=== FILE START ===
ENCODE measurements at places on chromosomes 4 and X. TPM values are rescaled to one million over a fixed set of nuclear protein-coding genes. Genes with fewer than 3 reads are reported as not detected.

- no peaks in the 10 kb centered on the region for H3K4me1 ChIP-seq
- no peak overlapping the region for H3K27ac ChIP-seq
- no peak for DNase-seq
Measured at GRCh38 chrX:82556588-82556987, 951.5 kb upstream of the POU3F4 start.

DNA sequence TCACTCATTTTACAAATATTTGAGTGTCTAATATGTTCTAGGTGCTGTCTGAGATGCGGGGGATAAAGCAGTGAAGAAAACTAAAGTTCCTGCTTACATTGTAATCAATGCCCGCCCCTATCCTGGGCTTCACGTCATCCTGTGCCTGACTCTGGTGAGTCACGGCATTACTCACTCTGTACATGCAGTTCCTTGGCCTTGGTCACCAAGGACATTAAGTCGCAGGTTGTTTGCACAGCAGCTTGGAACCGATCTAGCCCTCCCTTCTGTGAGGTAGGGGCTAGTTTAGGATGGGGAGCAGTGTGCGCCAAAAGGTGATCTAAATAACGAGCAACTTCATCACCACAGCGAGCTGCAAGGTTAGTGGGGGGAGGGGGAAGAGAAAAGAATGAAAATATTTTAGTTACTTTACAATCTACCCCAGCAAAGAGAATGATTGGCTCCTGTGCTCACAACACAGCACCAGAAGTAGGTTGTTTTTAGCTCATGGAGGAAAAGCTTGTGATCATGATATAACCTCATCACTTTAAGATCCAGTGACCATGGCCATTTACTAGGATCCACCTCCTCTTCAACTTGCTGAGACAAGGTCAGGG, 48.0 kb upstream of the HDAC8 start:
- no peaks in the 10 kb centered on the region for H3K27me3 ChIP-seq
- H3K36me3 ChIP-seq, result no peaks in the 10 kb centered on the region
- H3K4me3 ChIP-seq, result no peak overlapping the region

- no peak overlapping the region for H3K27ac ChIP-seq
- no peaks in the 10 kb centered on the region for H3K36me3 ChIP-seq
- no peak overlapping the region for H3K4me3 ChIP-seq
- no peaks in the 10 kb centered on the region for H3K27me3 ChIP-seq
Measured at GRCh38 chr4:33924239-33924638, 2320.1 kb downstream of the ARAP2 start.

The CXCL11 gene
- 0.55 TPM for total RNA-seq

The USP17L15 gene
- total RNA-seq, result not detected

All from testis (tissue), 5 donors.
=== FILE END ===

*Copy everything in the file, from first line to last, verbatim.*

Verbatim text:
ENCODE measurements at places on chromosomes 4 and X. TPM values are rescaled to one million over a fixed set of nuclear protein-coding genes. Genes with fewer than 3 reads are reported as not detected.

- no peaks in the 10 kb centered on the region for H3K4me1 ChIP-seq
- no peak overlapping the region for H3K27ac ChIP-seq
- no peak for DNase-seq
Measured at GRCh38 chrX:82556588-82556987, 951.5 kb upstream of the POU3F4 start.

DNA sequence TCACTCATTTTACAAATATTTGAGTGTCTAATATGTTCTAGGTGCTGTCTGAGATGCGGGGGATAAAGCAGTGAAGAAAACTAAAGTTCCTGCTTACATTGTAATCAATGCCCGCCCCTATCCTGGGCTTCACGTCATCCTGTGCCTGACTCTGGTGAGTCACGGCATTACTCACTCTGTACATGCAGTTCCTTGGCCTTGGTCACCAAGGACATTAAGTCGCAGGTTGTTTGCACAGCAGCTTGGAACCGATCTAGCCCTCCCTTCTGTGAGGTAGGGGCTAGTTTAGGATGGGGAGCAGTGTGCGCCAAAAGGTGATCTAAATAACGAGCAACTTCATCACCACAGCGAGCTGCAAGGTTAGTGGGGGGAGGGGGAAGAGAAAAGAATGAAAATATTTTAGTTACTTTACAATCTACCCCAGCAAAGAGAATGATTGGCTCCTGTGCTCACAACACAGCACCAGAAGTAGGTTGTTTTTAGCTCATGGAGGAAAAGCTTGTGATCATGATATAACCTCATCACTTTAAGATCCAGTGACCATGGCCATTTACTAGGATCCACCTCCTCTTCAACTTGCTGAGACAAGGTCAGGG, 48.0 kb upstream of the HDAC8 start:
- no peaks in the 10 kb centered on the region for H3K27me3 ChIP-seq
- H3K36me3 ChIP-seq, result no peaks in the 10 kb centered on the region
- H3K4me3 ChIP-seq, result no peak overlapping the region

- no peak overlapping the region for H3K27ac ChIP-seq
- no peaks in the 10 kb centered on the region for H3K36me3 ChIP-seq
- no peak overlapping the region for H3K4me3 ChIP-seq
- no peaks in the 10 kb centered on the region for H3K27me3 ChIP-seq
Measured at GRCh38 chr4:33924239-33924638, 2320.1 kb downstream of the ARAP2 start.

The CXCL11 gene
- 0.55 TPM for total RNA-seq

The USP17L15 gene
- total RNA-seq, result not detected

All from testis (tissue), 5 donors.